As these birds are shot in the wild, some quantity of lead shot in the meat is inevitable. Cut the shot out of the flesh before serving, as well as any feathers that may have been driven into the meat along with the shot. Take care to remove shot from bones, too, as any shot or heavily bloody areas will tarnish the flavour of bones used for stocks and sauces. Before cooking, it is wise to truss the birds so that they hold their shape and cook evenly - you can ask your butcher to do this for you.
Roasting grouse on the crown is the best way of protecting the delicate meat during the cooking process. Brown the skin in a pan before transferring to the oven for 10-12 minutes. Grouse is a lean bird, so needs to be cooked carefully to prevent it from drying out. It should be served pink, as this ensures that the moisture is retained in the flesh. If you have a whole grouse, don’t discard the heart and liver as these can be pan-fried and eaten, too, perhaps on a slice of good sourdough toast.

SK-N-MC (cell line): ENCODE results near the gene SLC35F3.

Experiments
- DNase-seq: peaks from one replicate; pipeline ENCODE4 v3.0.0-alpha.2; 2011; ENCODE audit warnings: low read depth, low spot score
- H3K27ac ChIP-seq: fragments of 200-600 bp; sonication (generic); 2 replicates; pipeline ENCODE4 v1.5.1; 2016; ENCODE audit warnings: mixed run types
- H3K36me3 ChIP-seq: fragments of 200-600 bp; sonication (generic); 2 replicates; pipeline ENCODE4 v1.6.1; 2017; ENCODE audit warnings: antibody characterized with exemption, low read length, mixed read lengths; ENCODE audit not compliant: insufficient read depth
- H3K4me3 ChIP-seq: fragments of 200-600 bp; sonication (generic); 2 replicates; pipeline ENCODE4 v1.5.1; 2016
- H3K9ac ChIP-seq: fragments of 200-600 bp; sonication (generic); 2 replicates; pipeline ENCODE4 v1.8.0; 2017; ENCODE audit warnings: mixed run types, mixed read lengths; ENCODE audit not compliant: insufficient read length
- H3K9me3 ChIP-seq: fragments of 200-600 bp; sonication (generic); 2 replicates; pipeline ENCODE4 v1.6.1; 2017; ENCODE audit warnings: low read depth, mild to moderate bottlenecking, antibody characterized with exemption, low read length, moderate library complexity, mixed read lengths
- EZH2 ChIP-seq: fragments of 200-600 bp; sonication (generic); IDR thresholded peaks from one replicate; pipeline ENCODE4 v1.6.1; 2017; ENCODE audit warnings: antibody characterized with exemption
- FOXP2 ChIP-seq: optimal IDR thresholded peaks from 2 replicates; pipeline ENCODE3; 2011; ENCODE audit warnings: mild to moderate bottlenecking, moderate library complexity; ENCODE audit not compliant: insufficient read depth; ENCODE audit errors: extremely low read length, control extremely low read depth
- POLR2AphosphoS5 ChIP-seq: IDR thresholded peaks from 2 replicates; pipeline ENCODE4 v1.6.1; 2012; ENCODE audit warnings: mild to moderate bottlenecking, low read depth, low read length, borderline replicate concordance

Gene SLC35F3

Being slightly tougher, older grouse benefit from slow cooking. Make sure you braise the bird, or pot-roast, ideally in a mix of stock and good quality red wine. Cook for around 45 minutes and always allow the bird to cool in the stock to help lock in moisture - you can keep the birds whole, or joint them.
As with pigeon, quail or duck, grouse legs can be removed and confited in fat, gleaning tender, melt-in-the-mouth results.
The traditional way to serve grouse is with a fruit jelly, game chips and a gravy or jus. Commonly associated with autumn and winter, grouse pairs perfectly with seasonal fruit and vegetables such as blackberries and beetroot. Adam Stokes favours beetroot with his grouse, while William Drabble chooses blackberries.
It has a strong gamey flavour which needs to be balanced by sweet and sour accompaniments – hence why it matches so well with blackberries – so be bold when choosing what to serve with this glorious bird.